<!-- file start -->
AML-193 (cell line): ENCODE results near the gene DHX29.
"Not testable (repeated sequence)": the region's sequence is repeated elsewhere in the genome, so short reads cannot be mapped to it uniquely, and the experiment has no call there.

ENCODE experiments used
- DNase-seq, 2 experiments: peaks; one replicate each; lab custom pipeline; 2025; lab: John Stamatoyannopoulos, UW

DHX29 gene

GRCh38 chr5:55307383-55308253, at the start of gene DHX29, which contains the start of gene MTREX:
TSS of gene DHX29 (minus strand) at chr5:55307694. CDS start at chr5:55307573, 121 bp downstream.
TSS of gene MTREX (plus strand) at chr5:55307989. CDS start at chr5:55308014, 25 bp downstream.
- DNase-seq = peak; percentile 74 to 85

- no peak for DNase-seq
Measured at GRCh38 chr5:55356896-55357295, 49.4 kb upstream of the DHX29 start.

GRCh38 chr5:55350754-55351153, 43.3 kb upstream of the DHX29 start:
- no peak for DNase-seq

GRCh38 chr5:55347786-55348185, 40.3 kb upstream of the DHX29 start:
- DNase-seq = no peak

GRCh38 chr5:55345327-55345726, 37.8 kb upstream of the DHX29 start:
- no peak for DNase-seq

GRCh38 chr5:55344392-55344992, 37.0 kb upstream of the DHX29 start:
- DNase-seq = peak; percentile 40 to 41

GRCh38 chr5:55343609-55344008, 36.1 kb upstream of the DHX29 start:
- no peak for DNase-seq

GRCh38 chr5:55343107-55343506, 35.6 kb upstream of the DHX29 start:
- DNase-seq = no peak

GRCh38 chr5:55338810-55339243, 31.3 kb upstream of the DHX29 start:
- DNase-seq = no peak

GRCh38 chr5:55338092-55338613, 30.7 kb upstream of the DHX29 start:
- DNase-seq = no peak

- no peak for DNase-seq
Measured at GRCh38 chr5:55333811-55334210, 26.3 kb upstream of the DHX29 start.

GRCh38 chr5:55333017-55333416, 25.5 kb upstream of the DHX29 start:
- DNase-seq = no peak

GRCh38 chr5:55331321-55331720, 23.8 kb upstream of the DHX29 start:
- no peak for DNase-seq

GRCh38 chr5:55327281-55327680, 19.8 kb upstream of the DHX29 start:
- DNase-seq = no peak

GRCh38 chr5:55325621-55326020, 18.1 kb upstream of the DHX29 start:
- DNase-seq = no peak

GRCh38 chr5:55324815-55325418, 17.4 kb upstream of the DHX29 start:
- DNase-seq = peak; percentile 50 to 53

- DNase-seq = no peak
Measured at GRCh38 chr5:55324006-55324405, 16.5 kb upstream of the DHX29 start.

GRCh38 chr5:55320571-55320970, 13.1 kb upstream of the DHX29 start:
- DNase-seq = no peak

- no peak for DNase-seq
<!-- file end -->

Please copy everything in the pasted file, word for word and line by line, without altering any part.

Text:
AML-193 (cell line): ENCODE results near the gene DHX29.
"Not testable (repeated sequence)": the region's sequence is repeated elsewhere in the genome, so short reads cannot be mapped to it uniquely, and the experiment has no call there.

ENCODE experiments used
- DNase-seq, 2 experiments: peaks; one replicate each; lab custom pipeline; 2025; lab: John Stamatoyannopoulos, UW

DHX29 gene

GRCh38 chr5:55307383-55308253, at the start of gene DHX29, which contains the start of gene MTREX:
TSS of gene DHX29 (minus strand) at chr5:55307694. CDS start at chr5:55307573, 121 bp downstream.
TSS of gene MTREX (plus strand) at chr5:55307989. CDS start at chr5:55308014, 25 bp downstream.
- DNase-seq = peak; percentile 74 to 85

- no peak for DNase-seq
Measured at GRCh38 chr5:55356896-55357295, 49.4 kb upstream of the DHX29 start.

GRCh38 chr5:55350754-55351153, 43.3 kb upstream of the DHX29 start:
- no peak for DNase-seq

GRCh38 chr5:55347786-55348185, 40.3 kb upstream of the DHX29 start:
- DNase-seq = no peak

GRCh38 chr5:55345327-55345726, 37.8 kb upstream of the DHX29 start:
- no peak for DNase-seq

GRCh38 chr5:55344392-55344992, 37.0 kb upstream of the DHX29 start:
- DNase-seq = peak; percentile 40 to 41

GRCh38 chr5:55343609-55344008, 36.1 kb upstream of the DHX29 start:
- no peak for DNase-seq

GRCh38 chr5:55343107-55343506, 35.6 kb upstream of the DHX29 start:
- DNase-seq = no peak

GRCh38 chr5:55338810-55339243, 31.3 kb upstream of the DHX29 start:
- DNase-seq = no peak

GRCh38 chr5:55338092-55338613, 30.7 kb upstream of the DHX29 start:
- DNase-seq = no peak

- no peak for DNase-seq
Measured at GRCh38 chr5:55333811-55334210, 26.3 kb upstream of the DHX29 start.

GRCh38 chr5:55333017-55333416, 25.5 kb upstream of the DHX29 start:
- DNase-seq = no peak

GRCh38 chr5:55331321-55331720, 23.8 kb upstream of the DHX29 start:
- no peak for DNase-seq

GRCh38 chr5:55327281-55327680, 19.8 kb upstream of the DHX29 start:
- DNase-seq = no peak

GRCh38 chr5:55325621-55326020, 18.1 kb upstream of the DHX29 start:
- DNase-seq = no peak

GRCh38 chr5:55324815-55325418, 17.4 kb upstream of the DHX29 start:
- DNase-seq = peak; percentile 50 to 53

- DNase-seq = no peak
Measured at GRCh38 chr5:55324006-55324405, 16.5 kb upstream of the DHX29 start.

GRCh38 chr5:55320571-55320970, 13.1 kb upstream of the DHX29 start:
- DNase-seq = no peak

- no peak for DNase-seq